New York City to the Golden Gate.
Sadly not. But it’s enough excuse:
And that, most certainly, is not a James Taylor original. Walt Robertson recorded it for Folkways in the mid-1950s.
Eddie Arnold promptly appropriated it.
Somewhere in there, it entered the Folk Revival and Skiffle song-books.
Malcolm’s Saturday peregrination
The Lady in his Life and Malcolm betook themselves on a circular tour. The weather was — to be frank — somewhat mixed. So pubs were going to play a large part in the day.
For starters, once through Waterloo and onto the Jubilee Line, heading east, Malcolm was pleased to note an Olympics “volunteer” deep into S.J.Parris’s Prophecy, the middle of her three Giordano Bruno frolics (and, in Malcolm’s recollection, arguably, the best). Those three have now completed their voyage from Malcolm’s guilt pile to being shelved in smug satisfaction. In the end, he delighted in a head-long rush to complete the sequence, as far as it goes. There is a glint in Malcolm’s eye whence Stephanie Merritt is heading.
Giordano Bruno was in England for only a short space: April 1583 to October 1585. Merritt/Parris has already mined that for three novels, so time is a-wasting. With Sacrilege we have reached the summer of 1584, which approaches the mid-term of Bruno’s span in England. Either the locale has to be widened, or the sequence self-terminates. At the end of Sacrilege, the femme fatale (and she so nearly was) has debunked to France, taking with her the book of hermetic magic that Bruno craves — and which is now established as the MacGuffin of the sequence. Another thought: to what extent is Merritt/Parris referencing Frances A Yates on this?
By DLR to the Royal Arsenal
Changing from the Jubilee to the Docklands Light Railway was a bit confusing: you have to go down and under to reach Platform 1, and so to the DLR spur past London City Airport, and then under the river to Woolwich.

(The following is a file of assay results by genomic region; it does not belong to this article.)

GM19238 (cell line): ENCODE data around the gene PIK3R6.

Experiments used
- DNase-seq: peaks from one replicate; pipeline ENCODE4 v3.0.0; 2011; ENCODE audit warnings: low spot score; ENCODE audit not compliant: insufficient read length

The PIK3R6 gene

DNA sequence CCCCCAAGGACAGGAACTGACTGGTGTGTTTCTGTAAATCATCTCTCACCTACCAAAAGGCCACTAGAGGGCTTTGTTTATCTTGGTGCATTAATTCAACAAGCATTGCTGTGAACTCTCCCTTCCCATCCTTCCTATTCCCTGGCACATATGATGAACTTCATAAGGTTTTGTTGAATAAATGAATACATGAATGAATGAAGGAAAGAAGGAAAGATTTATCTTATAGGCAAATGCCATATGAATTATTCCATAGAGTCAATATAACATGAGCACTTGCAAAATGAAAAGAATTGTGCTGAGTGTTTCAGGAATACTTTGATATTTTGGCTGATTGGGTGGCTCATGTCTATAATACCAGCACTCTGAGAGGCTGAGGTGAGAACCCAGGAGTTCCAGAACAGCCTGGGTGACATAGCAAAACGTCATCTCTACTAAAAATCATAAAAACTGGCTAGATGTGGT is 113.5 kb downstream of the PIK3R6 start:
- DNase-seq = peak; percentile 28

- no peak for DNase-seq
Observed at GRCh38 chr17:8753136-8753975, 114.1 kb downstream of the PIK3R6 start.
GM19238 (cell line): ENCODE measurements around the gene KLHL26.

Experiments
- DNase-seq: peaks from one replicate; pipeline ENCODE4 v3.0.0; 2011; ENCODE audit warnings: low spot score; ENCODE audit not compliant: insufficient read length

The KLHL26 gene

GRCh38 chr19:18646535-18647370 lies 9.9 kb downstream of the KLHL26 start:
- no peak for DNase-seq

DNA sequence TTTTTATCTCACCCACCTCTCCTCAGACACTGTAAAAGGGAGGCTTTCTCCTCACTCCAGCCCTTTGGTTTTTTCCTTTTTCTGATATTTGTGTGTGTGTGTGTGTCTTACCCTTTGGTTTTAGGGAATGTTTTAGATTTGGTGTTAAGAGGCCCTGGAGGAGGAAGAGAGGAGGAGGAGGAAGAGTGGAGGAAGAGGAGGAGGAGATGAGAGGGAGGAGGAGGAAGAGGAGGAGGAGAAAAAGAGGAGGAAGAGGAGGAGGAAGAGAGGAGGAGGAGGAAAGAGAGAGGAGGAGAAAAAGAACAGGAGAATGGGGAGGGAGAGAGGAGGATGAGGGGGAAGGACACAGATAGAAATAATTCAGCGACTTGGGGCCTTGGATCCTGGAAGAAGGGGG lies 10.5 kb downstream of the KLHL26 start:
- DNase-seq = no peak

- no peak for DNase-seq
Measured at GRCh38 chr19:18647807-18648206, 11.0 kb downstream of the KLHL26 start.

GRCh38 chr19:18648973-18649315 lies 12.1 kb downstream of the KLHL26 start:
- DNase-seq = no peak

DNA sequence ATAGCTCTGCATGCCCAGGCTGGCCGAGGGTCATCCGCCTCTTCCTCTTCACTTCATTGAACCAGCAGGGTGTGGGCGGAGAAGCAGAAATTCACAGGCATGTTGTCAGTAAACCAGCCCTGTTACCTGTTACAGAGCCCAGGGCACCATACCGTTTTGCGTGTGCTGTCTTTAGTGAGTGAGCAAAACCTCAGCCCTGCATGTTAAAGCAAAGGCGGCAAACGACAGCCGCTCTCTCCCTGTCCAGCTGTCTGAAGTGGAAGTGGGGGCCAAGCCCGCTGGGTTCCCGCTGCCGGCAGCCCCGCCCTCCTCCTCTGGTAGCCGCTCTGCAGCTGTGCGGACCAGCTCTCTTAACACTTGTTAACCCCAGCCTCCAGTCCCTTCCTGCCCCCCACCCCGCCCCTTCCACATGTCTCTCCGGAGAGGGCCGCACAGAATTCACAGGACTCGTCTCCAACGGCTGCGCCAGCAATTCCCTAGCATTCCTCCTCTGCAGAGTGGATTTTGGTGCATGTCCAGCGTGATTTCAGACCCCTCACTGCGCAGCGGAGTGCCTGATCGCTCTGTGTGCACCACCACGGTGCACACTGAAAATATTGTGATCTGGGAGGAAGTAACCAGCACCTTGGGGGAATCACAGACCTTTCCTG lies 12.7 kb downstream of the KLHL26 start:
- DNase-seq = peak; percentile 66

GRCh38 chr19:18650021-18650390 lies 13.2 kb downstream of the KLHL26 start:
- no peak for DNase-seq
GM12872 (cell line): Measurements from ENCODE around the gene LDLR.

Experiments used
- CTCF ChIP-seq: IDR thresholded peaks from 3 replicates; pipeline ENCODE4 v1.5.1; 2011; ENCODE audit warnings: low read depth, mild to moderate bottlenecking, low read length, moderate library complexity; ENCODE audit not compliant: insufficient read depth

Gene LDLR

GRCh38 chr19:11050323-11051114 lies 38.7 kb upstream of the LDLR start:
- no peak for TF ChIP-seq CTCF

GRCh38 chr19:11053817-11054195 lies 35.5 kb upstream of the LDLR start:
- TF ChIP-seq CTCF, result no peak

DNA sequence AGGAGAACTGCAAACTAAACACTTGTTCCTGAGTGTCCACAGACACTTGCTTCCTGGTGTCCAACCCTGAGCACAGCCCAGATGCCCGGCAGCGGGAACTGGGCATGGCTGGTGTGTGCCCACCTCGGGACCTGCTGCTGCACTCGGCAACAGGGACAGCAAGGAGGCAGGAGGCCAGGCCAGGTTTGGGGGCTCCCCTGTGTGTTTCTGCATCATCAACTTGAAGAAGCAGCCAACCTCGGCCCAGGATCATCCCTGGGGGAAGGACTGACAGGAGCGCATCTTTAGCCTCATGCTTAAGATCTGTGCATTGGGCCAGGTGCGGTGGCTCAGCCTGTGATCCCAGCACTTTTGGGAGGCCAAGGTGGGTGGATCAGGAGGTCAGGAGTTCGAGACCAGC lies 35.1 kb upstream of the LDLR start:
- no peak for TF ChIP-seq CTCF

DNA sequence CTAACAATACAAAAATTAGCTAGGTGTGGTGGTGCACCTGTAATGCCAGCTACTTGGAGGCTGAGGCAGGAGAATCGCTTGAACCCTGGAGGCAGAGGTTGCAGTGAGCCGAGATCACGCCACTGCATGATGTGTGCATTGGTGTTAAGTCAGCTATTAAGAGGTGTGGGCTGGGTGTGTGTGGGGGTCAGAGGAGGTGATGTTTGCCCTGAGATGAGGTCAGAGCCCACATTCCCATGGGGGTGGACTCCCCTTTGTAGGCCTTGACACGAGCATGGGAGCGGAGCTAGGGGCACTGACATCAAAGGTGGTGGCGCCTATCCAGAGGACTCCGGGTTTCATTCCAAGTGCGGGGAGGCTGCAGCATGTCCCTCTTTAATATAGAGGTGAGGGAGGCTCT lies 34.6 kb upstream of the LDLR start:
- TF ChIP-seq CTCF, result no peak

That brings you to the entrance to Woolwich market. As of now, this is somewhat decayed and downtrodden: we are promised — and there are already signs of — a major regeneration. Whether the pledged £6.6 million is enough seed-money remains to be seen. What would make the difference is the arrival of Crossrail towards the end of the decade. Yet all we have for certain is ambiguous:
Agreement has been reached to build a new ‘station box’ on the Crossrail line through Woolwich, Transport Secretary Philip Hammond has announced …
The station box, which could be converted into a complete station in the future, will be privately funded by developer Berkeley Homes under an agreement with the Department for Transport, Transport for London, Crossrail Ltd and Greenwich Council.
Philip Hammond said: “A Crossrail station in Woolwich would make travel to the centre of London quicker and easier and would help bring new investment to the area. I am pleased that we have secured this site for a future station and have reached an agreement to build the ‘box’ for the station at no extra cost to the taxpayer, bringing the benefits of a station in Woolwich a step closer.
We are already one Transport Secretary on from Hammond. A further successor is at least a possibility in the autumn re-shuffle — Justine Greening’s staunch adherence to the ConDem position on the Heathrow third runway could be her coup de grace. There is no honour among Tories in their ambitions and repositionings. We have no firm proposals for Woolwich Crossrail going beyond could be developed and would make travel and would help bring new investment. And Greenwich and Woolwich (Labour majority: 10,153) is not a Tory marginal.
Not to mention that London City Airport (two stops back up the DLR) is coming on nicely for feeder services, that Southend (half an hour in the other direction) has potential for medium-hop and charter services, both — with Crosslink — on direct routes to Heathrow. But who expects an integrated transport policy from this shower?
This may be a mistake
Through Woolwich Market and across the A206 Plumstead Road, into the Royal Arsenal development, and you have crossed a social and cultural divide.
Suddenly there is open space. You have entered mortgaged, aspirant middle-class England. There are enough old structures — some dating back three centuries — to prove antiquity. Vanburgh left his mark here: